59. Extreme Corps Marathon and Stars

59. Extreme Corps Marathon and Stars

From Chicken Soup for the Soul: Runners

Extreme Corps Marathon and Stars

Running is the greatest metaphor for life, because you get out of it what you put into it.
~Oprah Winfrey

“I’m running the Marine Corps Marathon!” my husband announced at dinner.

I shot back, “No, you’re not!”

Mark, my husband of eighteen years, snapped back, “Oh, yes, I am and that’s final!” He spoke like a Marine Corps drill sergeant.

Our family had barely recovered from Mark’s last attempt at a marathon, which took months of preparation. The night before each run, I strategically placed nourishment along the course: bottles of Gatorade hidden behind telephone poles; PowerBars stored underneath rocks; and water bottles perched alongside road signs — all in an effort to get my husband to his next “extreme” goal.

Mark’s recent announcement came just as we sat down to dinner. Jon, our younger son, folded his hands tightly and prayed, “Dear God, please help Daddy win this time!” He heaved a sigh of relief and shoved his spoon into the bowl of mashed potatoes.

Why was I dragging my feet? Didn’t I know how important this was to my husband — sort of a mile marker before he turned forty? But it was his goal — not mine — and now we were all going to pay the extreme price in training for the event.

Mark explained that this time would be different: Oprah Winfrey was running the Marine Corps Marathon with him. My eyes lit up. A chance to see Oprah run… that was worth it! Suddenly the whole idea of a marathon changed. No longer did I see tedious training runs before the big event; I saw an opportunity to rub elbows with a star. Could it be that I was actually going to get an up close and personal look at one of my favorite television celebrities?

For days — no weeks — we marked red “X’s” on the calendar as each run brought us one “step” closer to the Marine Corps Marathon (and Oprah Winfrey!).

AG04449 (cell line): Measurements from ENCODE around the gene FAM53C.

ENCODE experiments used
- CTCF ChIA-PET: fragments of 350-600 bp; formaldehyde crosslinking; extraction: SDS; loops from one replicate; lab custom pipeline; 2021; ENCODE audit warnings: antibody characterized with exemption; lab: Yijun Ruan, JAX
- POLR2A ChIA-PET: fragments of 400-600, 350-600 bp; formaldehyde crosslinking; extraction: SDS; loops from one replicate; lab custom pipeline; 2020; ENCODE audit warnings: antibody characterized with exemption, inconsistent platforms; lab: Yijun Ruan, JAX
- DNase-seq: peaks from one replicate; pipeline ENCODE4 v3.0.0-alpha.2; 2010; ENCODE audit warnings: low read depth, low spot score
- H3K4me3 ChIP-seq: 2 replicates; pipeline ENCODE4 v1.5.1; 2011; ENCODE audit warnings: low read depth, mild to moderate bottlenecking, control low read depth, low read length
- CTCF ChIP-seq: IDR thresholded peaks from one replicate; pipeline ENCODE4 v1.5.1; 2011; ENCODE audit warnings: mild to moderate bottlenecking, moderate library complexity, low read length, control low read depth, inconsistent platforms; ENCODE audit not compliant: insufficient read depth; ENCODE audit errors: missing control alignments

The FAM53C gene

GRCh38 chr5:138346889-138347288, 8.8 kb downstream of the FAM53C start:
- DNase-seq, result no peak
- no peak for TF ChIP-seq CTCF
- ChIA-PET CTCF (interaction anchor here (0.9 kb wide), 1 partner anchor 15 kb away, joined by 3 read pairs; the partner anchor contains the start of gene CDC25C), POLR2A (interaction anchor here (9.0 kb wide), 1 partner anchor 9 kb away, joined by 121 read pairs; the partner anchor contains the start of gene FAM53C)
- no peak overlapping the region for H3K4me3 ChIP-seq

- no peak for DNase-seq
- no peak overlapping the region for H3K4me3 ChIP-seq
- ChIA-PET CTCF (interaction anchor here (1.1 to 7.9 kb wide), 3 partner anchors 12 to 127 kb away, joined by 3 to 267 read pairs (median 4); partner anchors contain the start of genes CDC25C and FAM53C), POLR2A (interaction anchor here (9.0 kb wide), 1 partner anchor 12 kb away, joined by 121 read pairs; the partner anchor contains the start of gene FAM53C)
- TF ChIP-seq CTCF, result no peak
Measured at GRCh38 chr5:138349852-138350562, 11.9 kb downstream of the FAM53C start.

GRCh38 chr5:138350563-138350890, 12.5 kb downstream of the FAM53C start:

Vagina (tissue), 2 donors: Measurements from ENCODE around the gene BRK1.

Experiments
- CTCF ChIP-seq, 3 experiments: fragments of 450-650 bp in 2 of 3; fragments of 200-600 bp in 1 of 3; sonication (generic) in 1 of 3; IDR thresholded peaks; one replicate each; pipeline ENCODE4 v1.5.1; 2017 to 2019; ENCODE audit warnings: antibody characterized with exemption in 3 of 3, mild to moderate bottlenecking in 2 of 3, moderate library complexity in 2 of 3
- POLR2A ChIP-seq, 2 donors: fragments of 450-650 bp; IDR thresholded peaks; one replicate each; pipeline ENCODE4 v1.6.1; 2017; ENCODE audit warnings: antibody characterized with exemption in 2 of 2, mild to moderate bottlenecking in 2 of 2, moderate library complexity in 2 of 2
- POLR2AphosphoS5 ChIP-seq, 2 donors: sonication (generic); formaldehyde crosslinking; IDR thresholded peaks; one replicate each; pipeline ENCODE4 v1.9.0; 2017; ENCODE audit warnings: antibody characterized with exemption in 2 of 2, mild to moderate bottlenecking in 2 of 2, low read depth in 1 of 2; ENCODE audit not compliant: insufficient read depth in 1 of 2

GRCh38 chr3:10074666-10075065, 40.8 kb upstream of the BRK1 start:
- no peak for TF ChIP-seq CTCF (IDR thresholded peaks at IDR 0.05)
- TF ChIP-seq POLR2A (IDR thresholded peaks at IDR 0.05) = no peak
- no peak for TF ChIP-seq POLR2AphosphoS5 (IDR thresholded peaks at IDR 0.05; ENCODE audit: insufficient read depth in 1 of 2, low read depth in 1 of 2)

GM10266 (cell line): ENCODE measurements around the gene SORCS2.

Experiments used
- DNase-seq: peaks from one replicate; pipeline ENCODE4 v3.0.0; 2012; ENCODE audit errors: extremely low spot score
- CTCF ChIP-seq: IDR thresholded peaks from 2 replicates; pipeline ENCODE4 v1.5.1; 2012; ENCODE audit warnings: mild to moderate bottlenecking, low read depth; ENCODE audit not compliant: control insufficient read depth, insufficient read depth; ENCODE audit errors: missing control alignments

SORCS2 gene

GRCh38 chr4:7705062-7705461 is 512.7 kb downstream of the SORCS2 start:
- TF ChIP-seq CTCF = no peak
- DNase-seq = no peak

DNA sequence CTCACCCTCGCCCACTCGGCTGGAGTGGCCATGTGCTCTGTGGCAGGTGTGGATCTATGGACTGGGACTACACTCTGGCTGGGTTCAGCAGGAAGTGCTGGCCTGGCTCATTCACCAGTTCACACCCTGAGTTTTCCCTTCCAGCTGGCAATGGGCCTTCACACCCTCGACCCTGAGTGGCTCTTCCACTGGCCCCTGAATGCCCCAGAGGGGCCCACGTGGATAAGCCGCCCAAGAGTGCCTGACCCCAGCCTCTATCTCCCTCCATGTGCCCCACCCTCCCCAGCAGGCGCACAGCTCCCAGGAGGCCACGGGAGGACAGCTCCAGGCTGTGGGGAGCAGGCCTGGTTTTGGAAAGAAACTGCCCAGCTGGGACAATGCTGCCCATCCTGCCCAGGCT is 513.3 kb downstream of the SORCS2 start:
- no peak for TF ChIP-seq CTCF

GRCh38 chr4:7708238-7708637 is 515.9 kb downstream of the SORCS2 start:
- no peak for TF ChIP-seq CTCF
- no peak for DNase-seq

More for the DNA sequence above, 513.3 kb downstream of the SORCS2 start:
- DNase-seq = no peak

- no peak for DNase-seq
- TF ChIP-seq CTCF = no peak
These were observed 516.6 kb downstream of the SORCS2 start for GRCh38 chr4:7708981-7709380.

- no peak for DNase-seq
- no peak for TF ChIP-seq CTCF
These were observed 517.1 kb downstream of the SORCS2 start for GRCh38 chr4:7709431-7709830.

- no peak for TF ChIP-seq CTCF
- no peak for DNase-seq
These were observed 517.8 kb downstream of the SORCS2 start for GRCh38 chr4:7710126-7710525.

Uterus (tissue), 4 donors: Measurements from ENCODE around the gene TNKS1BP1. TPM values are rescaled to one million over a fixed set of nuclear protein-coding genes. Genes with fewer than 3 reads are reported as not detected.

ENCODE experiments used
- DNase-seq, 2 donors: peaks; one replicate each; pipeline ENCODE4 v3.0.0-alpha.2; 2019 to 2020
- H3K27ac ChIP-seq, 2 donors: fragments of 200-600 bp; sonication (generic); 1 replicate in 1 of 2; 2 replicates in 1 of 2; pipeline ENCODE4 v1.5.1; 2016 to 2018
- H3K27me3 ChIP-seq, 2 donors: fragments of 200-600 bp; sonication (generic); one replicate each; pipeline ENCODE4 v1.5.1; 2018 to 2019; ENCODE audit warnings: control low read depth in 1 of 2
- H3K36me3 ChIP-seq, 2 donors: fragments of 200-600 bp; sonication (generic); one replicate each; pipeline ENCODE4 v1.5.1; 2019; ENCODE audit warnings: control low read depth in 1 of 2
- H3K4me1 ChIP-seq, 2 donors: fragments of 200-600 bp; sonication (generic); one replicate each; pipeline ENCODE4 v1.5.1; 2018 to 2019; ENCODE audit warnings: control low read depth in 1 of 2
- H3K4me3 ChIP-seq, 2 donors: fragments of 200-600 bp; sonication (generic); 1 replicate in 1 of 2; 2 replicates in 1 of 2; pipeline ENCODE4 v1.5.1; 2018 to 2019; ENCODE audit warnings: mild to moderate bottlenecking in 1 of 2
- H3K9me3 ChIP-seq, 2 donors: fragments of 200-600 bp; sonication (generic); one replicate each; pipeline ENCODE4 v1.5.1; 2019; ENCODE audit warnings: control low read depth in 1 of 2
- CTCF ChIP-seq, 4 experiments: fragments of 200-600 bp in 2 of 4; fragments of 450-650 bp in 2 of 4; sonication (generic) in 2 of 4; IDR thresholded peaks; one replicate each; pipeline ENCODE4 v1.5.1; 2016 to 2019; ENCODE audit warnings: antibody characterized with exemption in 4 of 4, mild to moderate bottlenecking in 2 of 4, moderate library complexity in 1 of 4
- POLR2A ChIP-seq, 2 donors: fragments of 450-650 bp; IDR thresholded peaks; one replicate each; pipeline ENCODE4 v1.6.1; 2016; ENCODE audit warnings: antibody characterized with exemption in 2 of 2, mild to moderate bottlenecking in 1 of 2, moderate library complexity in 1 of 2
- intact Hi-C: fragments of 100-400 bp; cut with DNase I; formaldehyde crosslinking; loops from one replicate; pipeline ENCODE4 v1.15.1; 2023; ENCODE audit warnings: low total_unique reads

Jon — who was seven years old at the time — asked, “Is Daddy really going to run with O-pah?”

I guess he heard me talk more about the “star” than his dad’s participation in the event.

Carefully forming my words, I said, “No, your dad will be running in the same race with Oprah, but they won’t be running together. Do you understand?”

Jon nodded his head “yes” and ran upstairs to play video games.

The following week, Mark continued with the planned schedule for the 20-mile run (the final “leg” of the journey before the actual event). I placed nourishment under rocks; Gatorade behind lamp posts, and once again hid behind trees to make sure no one took the precious contents before Mark could retrieve them. Twenty miles would serve as the last endurance test before the race.

The morning of the marathon, we packed up the car and hit the Capital Beltway before 5:00 AM for the three-hour drive into Washington, D.C., where the race was being held. There were legions of cars, newspaper reporters, and a mammoth entourage for Oprah.

What we hadn’t planned on and what we couldn’t have anticipated was the uncooperative weather. A slight chance of rain turned into a torrential downpour. We sloshed through inches of mud — on the once grassy turf — as we waited in long lines to register. We had one pink umbrella, a soggy blanket (reserved for Mark), and an already drenched rain poncho (size extra small). Mark positioned himself with the other runners while we waited for the “star” to appear.

Jon tugged on my coat and asked, “Mom, can we go home now? I’m tired!” I didn’t have the heart to tell him that the race hadn’t even started yet!

I hugged him tightly and said, “No, honey, we came to see your daddy run in the big race — remember?”